One hundred years ago, the people of Toronto and its police service would experience the crucible that was the First World War. It was perhaps the most trying time the Toronto Police Service has experienced in its history.
Canadians far and wide are reflecting on the experience of that war, the human cost of the victory, and what it meant for Canada going forward. In anticipation of Remembrance Day 2018, the centennial of the victory of that war, we would like to honour the memory of our own men and women of the Toronto Police, and the part they played serving the residents of Toronto at home, and serving Canada abroad.
Part 1: The Home Front - A City at War, a Force under Strain
When the biggest war the world had yet seen broke out in August 1914, the Toronto Police Force, as it was then called, was policing Canada's second-largest city with 626 sworn officers of all ranks, two pioneering “police women” (Mary Minty and Maria Levitt), three surgeons, three stenographers, two matrons and a censor. When Canada declared war on the Central Powers of Germany and Austria-Hungary after Belgium and France were invaded, dozens of officers went on leaves of absence to enlist. Staff shortages forced a further slew of volunteers to resign completely from the department in order to join the colours – graciously, the Police Commission would re-hire them after the war, including many wounded men.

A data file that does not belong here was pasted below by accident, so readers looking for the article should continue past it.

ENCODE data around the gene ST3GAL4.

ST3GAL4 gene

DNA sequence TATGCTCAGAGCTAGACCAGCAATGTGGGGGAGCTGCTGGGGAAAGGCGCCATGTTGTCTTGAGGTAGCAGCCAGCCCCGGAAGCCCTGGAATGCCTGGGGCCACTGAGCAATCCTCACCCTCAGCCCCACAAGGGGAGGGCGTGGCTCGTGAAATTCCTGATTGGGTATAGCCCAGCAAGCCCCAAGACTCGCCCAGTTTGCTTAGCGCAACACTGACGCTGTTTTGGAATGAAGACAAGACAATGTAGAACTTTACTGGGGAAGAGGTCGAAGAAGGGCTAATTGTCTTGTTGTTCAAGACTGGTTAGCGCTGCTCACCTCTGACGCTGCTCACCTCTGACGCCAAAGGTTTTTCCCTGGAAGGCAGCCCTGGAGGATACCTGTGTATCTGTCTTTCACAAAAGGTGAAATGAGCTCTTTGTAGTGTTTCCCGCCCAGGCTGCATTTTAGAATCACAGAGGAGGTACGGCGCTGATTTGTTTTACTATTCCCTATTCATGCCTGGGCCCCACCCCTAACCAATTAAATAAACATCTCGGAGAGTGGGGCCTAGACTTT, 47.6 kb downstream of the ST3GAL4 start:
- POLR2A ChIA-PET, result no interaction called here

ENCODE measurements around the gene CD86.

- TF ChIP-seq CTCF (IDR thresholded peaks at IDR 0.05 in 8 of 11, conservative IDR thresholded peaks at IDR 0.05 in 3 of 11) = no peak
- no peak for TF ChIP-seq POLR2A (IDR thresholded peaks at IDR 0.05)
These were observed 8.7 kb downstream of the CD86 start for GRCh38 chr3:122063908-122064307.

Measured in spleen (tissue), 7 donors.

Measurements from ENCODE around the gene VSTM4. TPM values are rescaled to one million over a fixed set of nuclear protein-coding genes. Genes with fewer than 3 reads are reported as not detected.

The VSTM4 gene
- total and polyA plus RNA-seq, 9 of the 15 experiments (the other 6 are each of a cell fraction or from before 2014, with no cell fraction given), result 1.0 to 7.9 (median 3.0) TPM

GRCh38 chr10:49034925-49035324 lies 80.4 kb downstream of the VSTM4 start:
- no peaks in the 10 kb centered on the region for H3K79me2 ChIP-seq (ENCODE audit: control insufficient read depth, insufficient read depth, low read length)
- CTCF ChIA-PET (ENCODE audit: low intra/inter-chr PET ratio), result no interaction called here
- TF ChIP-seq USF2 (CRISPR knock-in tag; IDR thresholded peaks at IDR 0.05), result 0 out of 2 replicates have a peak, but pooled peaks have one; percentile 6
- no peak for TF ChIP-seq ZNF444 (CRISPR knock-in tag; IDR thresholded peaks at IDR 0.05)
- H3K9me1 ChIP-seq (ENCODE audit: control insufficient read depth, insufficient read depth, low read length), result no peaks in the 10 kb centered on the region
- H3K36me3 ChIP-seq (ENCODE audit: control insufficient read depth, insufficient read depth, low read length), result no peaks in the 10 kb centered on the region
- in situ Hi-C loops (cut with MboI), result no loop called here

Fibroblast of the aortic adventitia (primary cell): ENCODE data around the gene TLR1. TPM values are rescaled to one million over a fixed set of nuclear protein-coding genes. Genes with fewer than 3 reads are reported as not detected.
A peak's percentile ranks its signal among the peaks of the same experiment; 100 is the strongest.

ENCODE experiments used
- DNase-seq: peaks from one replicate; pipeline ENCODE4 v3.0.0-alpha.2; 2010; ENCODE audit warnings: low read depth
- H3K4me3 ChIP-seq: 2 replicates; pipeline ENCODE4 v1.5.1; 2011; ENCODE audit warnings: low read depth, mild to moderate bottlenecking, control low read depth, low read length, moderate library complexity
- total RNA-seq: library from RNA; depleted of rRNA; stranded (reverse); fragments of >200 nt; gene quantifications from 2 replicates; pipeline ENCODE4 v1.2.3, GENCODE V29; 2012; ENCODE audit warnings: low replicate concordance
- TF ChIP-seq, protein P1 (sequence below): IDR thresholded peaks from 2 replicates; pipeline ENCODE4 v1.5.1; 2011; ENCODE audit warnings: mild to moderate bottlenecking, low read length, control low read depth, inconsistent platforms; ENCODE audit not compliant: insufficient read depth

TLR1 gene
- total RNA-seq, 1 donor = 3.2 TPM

By war's end 155 members enlisted. This constitutes close to 25% of the pre-war strength of the department. With the average age of a First Class Constable in Toronto being 42.9 years old in 1910, it is clear a huge proportion of the force's young, fighting-aged males were away.